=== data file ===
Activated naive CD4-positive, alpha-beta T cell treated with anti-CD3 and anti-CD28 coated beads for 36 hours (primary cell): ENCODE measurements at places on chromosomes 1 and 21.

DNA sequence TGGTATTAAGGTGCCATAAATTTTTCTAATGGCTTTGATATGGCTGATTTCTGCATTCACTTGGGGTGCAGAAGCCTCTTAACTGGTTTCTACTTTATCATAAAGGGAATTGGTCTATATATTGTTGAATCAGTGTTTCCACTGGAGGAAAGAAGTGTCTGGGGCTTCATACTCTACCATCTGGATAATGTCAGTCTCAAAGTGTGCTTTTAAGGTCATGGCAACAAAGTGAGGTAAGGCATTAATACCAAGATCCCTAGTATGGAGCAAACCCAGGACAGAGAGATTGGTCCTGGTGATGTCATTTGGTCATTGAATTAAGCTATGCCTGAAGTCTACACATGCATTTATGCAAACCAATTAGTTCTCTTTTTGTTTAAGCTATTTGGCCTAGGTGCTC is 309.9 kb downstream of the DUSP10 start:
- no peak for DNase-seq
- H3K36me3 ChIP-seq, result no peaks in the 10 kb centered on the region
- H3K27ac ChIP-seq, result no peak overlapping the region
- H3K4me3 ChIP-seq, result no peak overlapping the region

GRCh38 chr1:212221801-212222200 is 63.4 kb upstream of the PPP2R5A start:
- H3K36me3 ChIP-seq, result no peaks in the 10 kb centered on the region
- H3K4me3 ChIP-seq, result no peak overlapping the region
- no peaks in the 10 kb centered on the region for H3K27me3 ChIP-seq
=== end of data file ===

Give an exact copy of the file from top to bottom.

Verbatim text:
Activated naive CD4-positive, alpha-beta T cell treated with anti-CD3 and anti-CD28 coated beads for 36 hours (primary cell): ENCODE measurements at places on chromosomes 1 and 21.

DNA sequence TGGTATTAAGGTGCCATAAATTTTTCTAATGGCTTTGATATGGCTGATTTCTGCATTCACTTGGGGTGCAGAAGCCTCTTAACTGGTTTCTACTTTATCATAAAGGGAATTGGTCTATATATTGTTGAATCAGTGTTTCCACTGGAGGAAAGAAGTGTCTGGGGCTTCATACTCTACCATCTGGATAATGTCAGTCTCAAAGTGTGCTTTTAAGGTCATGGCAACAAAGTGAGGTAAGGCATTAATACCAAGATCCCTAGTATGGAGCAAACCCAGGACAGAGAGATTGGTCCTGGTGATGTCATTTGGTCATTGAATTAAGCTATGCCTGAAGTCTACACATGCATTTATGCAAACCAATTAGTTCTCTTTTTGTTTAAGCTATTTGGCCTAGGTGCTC is 309.9 kb downstream of the DUSP10 start:
- no peak for DNase-seq
- H3K36me3 ChIP-seq, result no peaks in the 10 kb centered on the region
- H3K27ac ChIP-seq, result no peak overlapping the region
- H3K4me3 ChIP-seq, result no peak overlapping the region

GRCh38 chr1:212221801-212222200 is 63.4 kb upstream of the PPP2R5A start:
- H3K36me3 ChIP-seq, result no peaks in the 10 kb centered on the region
- H3K4me3 ChIP-seq, result no peak overlapping the region
- no peaks in the 10 kb centered on the region for H3K27me3 ChIP-seq